What is VoIP? An expert explains.

If you’ve never heard of VoIP, don’t panic. It’s not an acronym people usually carry in their everyday vocabulary. But here’s the fun twist: You’re probably using it already.

VoIP — or oice ver nternet rotocol — is just a fancy name for the FaceTimes, Whatsapps, and Zooms of the world (aka your best friends during quarantine). It is generally used to refer to a method of transmitting voice and multimedia communication via data packet from one user to another. 

That’s unlike regular landline or cellphone calls, Reuben Yonatan, founder of cloud communication advising service GetVoIP, told me. Whereas those calls are often carried out by satellite, cell, or landline towers via copper wire and switchboards, VoIP calls rely on the internet. 

But VoIP isn’t just for phone calls, Yonatan added. “It’s any sort of data packet you can send through the internet. It could be anything in the form of a voicemail; it could be a message; it could be a digital fax, like a PDF; it could be a video call.”

Often, VoIP providers offer software and apps that can do multiple — sometimes all — of those things. And they do it for cheap, which makes their services increasingly popular among everyday consumers and businesses. But more on that later. 

First, some background

Zoom's supposed to be a business VoIP, but it's gained popularity with everyday consumers during the coronavirus pandemic.

Zoom’s supposed to be a business VoIP, but it’s gained popularity with everyday consumers during the coronavirus pandemic.

Image: SOPA Images / LightRocket via Gett

There are generally two types of VoIP, Yonatan said: There are those geared toward the everyday consumer, then there are the ones intended for business use. 

Consumer VoIPs generally cover features like messaging, as well as voice and video calling; anyone who has used FaceTime, Facebook Messenger, Whatsapp, WeChat, and the like are already familiar with the service to some degree.

VoIPs for businesses, on the other hand, usually come with more advanced features like screen-sharing, HD voice, call recording, enhanced caller ID, and call forwarding. Think of companies like Zoom and Ring Central. 

But the line between the two are starting to blur. Ever since the coronavirus pandemic forced people to stay at home, business products like Zoom have been gaining traction from everyday consumers. Overnight, it’s become a host for college lectures, blind dates, workout sessions, church services — even an inspiration for memes.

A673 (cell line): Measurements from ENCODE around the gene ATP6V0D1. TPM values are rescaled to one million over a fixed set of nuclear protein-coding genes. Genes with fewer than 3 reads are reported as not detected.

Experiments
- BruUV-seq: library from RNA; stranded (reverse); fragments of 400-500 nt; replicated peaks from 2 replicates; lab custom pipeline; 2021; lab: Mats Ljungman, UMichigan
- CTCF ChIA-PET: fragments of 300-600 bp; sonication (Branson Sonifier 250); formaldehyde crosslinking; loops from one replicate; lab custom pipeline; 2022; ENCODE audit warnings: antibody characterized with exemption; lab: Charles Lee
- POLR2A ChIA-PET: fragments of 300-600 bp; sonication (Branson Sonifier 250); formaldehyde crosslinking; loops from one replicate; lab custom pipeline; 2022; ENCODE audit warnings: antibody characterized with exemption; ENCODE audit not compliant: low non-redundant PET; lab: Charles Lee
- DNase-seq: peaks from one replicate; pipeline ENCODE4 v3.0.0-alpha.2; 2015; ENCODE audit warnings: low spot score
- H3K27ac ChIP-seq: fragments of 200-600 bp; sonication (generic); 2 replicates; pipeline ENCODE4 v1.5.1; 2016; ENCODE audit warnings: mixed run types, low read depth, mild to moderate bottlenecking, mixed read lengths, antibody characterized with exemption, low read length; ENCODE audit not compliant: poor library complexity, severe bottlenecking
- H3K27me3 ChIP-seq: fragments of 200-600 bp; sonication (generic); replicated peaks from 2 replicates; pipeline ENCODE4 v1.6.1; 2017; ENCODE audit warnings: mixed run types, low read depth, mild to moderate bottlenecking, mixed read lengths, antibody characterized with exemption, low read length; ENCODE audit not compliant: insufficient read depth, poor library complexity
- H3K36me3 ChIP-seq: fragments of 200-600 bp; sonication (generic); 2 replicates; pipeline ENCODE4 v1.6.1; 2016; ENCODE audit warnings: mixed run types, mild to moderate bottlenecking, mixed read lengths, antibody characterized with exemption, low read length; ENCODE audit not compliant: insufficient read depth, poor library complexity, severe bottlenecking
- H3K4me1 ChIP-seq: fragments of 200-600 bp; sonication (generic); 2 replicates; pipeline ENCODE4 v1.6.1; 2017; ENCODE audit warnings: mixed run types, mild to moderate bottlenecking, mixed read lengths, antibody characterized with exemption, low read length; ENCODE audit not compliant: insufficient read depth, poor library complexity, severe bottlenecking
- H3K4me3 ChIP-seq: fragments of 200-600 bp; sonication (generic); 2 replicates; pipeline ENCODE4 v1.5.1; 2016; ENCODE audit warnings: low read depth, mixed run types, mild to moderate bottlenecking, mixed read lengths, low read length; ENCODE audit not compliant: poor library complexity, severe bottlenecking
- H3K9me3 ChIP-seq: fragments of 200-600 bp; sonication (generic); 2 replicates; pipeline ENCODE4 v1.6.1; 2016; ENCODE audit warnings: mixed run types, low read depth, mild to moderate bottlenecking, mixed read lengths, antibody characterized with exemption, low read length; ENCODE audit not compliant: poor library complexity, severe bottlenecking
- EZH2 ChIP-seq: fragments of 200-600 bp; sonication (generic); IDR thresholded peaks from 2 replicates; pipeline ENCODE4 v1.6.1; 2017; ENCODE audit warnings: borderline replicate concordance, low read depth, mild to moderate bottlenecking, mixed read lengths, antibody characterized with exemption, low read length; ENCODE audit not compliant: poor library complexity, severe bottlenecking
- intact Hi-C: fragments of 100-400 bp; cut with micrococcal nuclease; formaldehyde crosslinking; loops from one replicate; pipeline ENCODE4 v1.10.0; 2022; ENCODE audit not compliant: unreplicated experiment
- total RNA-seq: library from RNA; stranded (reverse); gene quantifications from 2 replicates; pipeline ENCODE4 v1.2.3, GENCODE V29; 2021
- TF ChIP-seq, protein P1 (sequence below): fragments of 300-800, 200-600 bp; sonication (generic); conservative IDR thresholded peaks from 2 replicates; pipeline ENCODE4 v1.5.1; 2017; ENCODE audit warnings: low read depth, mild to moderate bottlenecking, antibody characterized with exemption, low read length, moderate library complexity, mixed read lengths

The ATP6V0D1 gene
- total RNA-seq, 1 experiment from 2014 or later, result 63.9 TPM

“I don’t think that their intended purpose was for my kids to be able to connect with their grandparents; their intended purpose was to become a business product,” Yonatan said. “They kind of became this go-to social media platform of some sort.”

Yonatan said Zoom’s popularity grew in part because it is well-designed, comprehensive, and straight-forward. But part of it also has to do with the fact that the platform offers a highly competitive service via a cost-free model that allows users to access relatively advanced features and large group calls for up to 40 minutes each time.

The upside: It’s cheap and multifunctional

Snapchat's group video calls use VoIP technology and is free across Apple and Android phones.

Snapchat’s group video calls use VoIP technology and is free across Apple and Android phones.

Businesses and individual consumers are transitioning to VoIP for a lot of the same reasons Zoom became popular during the pandemic: It’s cost-effective, especially considering that it’s capable of a whole lot more than traditional landline and cell services are.

“Most of the consumer VoIP products are free or really inexpensive. They’re probably a few dollars a month,” Yonatan said. And that’s without factoring in the money people could save from international calling fees. 

The same goes for the business side of things, too: Whereas traditional business landline services cost about $50 to $70 per user per month, Yonatan said VoIP services cost just about $20 to $30 in comparison.

But there’s more. VoIP is not just cheap relative to other communication solutions; it’s also cost-effective in that it allows businesses and professionals to transition to work from home models that require less financial resources.

“They don’t need to spend money on real estate spaces. They don’t need to spend money maintaining an office and employees don’t have to spend hours traveling,” Yonatan said. “A lot of companies are going to figure out where and how they can make it work as much as possible.”

The downside: It’s bandwidth-consuming and susceptible to censorship

Your internet speed can get pretty slow if you're using VoIP on a jammed connection.

Your internet speed can get pretty slow if you’re using VoIP on a jammed connection.

VoIP sounds low-cost enough. But it might not work well if you’ve got a weaker internet connection — or none at all. After all, VoIP is an internet-based service that depends on … well, good internet.